This Wild Malware Attack Can Wirelessly Slurp Data Through Your PC's Power Supply

Power Supply
There are multiple ways to sneakily extract data from a PC, and not all of them involve directly tapping into the storage device. Even a PC that is not connected to a network is vulnerable. These are referred to as air gapped systems, and security researcher Mordechai Guri from Israel's Ben Gurion University of the Negev found yet another way to siphon data from them, this time by interpreting sounds from the power supply.

Guri is a bit of a specialist in this area. Last month, he outlined a clever method of extracting data from an air gapped PC by manipulating and interpreting case fan vibrations. He referred to this method as 'AiR-ViBeR' in a whitepaper. While limited in scope, if a person is able to infect a local PC—like a co-worker's system, for example—they could then plop their smartphone on the same table as the infected PC (or one that is nearby) and use the phone's built in sensors to steal data from subtly manipulated vibrations caused by the fans.

Earlier this year, Guri also demonstrated how it would be possible to swipe data by manipulating a PC monitor's brightness. The sneaky scheme would go unnoticed to the naked eye, allowing for an attacker to covertly swipe sensitive information by decoding small changes in brightness.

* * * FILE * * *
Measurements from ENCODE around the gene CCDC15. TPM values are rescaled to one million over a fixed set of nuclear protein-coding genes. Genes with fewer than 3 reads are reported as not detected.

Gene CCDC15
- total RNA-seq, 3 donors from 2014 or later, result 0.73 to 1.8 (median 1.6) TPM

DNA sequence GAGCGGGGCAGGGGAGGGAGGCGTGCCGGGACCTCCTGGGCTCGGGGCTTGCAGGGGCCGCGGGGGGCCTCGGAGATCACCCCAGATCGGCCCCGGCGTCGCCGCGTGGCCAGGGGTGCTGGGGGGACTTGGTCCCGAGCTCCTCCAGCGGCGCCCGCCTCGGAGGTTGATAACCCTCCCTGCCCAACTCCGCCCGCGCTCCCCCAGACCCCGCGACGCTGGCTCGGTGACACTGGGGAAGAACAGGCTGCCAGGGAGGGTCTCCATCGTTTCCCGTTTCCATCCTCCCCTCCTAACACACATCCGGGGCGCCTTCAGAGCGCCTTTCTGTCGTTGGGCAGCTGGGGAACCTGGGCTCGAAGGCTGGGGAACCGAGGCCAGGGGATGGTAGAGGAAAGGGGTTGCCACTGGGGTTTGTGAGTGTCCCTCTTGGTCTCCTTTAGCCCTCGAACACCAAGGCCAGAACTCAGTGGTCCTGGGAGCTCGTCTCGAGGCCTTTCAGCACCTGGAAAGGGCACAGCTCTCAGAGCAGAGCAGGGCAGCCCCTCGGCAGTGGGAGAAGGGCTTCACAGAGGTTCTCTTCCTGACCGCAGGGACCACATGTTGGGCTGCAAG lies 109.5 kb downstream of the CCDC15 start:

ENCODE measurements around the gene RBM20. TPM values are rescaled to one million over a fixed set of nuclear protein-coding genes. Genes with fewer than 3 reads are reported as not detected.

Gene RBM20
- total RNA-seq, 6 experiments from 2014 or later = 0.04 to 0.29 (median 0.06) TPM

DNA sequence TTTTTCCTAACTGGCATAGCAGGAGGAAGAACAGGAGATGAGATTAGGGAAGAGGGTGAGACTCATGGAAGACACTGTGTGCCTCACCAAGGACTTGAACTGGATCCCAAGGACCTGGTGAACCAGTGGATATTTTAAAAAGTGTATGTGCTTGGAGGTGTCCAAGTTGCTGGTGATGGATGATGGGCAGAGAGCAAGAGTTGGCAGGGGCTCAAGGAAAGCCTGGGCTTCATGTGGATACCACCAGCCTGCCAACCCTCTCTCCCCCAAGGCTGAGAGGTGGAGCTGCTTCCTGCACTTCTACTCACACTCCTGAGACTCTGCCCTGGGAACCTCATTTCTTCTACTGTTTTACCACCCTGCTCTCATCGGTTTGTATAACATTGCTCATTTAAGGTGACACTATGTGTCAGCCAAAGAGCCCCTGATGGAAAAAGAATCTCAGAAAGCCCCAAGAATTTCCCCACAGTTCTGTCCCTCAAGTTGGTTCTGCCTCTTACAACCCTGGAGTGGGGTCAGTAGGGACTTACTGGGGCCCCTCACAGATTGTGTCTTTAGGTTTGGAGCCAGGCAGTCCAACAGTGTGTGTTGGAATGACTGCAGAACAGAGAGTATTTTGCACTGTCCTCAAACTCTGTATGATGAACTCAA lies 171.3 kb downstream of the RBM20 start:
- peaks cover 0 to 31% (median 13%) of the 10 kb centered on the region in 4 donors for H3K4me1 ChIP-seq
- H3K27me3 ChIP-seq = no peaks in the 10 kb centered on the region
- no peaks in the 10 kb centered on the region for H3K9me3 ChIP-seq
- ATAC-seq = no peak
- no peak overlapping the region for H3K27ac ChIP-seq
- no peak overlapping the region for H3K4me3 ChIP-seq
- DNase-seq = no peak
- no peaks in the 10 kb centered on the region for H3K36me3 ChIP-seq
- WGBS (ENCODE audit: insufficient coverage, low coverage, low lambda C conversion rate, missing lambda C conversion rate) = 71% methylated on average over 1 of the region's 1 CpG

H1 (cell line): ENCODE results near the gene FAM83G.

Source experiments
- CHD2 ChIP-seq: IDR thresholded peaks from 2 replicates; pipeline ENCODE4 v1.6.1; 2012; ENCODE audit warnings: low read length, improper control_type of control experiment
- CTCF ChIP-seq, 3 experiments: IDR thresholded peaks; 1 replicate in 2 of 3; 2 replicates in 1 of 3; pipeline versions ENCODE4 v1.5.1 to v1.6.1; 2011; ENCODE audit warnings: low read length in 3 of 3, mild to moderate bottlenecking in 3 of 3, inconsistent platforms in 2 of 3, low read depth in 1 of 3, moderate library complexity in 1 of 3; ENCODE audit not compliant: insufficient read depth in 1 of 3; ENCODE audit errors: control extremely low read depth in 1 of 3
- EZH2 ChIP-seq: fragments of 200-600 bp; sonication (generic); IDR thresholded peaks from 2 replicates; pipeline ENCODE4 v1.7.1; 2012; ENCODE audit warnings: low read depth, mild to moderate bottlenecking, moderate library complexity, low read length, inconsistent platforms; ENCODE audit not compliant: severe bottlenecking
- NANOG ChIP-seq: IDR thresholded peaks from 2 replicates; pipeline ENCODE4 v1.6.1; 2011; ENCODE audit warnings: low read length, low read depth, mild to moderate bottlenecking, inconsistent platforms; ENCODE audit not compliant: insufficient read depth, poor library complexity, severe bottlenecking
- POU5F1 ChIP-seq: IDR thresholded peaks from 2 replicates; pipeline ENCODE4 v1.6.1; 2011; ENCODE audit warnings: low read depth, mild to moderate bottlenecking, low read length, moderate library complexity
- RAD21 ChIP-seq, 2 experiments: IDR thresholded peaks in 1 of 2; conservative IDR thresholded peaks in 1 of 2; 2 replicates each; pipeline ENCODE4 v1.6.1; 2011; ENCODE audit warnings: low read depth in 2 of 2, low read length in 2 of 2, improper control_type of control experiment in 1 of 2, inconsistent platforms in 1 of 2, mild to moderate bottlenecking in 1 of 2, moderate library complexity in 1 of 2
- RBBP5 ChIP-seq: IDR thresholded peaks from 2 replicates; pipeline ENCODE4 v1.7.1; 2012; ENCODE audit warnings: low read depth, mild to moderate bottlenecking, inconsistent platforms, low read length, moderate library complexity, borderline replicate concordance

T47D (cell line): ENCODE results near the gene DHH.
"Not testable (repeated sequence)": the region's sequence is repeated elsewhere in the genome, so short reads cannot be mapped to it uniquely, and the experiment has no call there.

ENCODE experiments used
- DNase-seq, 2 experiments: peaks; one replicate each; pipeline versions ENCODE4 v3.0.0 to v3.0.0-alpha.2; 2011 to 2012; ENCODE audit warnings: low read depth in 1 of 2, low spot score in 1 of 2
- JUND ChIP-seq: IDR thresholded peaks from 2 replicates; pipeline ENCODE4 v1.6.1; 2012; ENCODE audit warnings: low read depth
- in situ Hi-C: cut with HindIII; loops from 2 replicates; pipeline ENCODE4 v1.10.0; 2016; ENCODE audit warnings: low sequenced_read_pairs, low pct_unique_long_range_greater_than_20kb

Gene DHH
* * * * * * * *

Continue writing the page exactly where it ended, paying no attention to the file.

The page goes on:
The power supply presents yet another covert attack vector. Guri calls this approach 'POWER-SUPPLaY' in a whitepaper on the topic (PDF), and like the other two methods outlined, is an air gapped vulnerability of sorts.

"Our developed malware can exploit the computer power supply unit (PSU) to play sounds and use it as an out-of-band, secondary speaker with limited capabilities. The malicious code manipulates the internal switching frequency of the power supply and hence controls the sound waveforms generated from its capacitors and transformers," the whitepaper explains.


Leveraging this method, audio tones between 0-24kHz get produced and transmit binary data to a nearby receiver, like a smartphone. These binary bits can represent files, keystrokes (effectively making it a keylogger), encryption keys, and so forth.

This works even with a PC's audio is disabled and/or there are no speakers attached. It's just a matter of placing a smartphone within 2.5 meter of the target system.

"We show that malware running on a computer can use the power supply as an out-of-band speaker. A code executed in the system can intentionally regulate the internal switching frequency of the power supply, and hence control the waveform generated from its capacitors and transformers," the whitepaper states.

As with other air gapped attacks, this is not something that the average user needs to worry about. However, it's definitely something to keep in mind for people who handle sensitive data, be it at a government agency or a major business.

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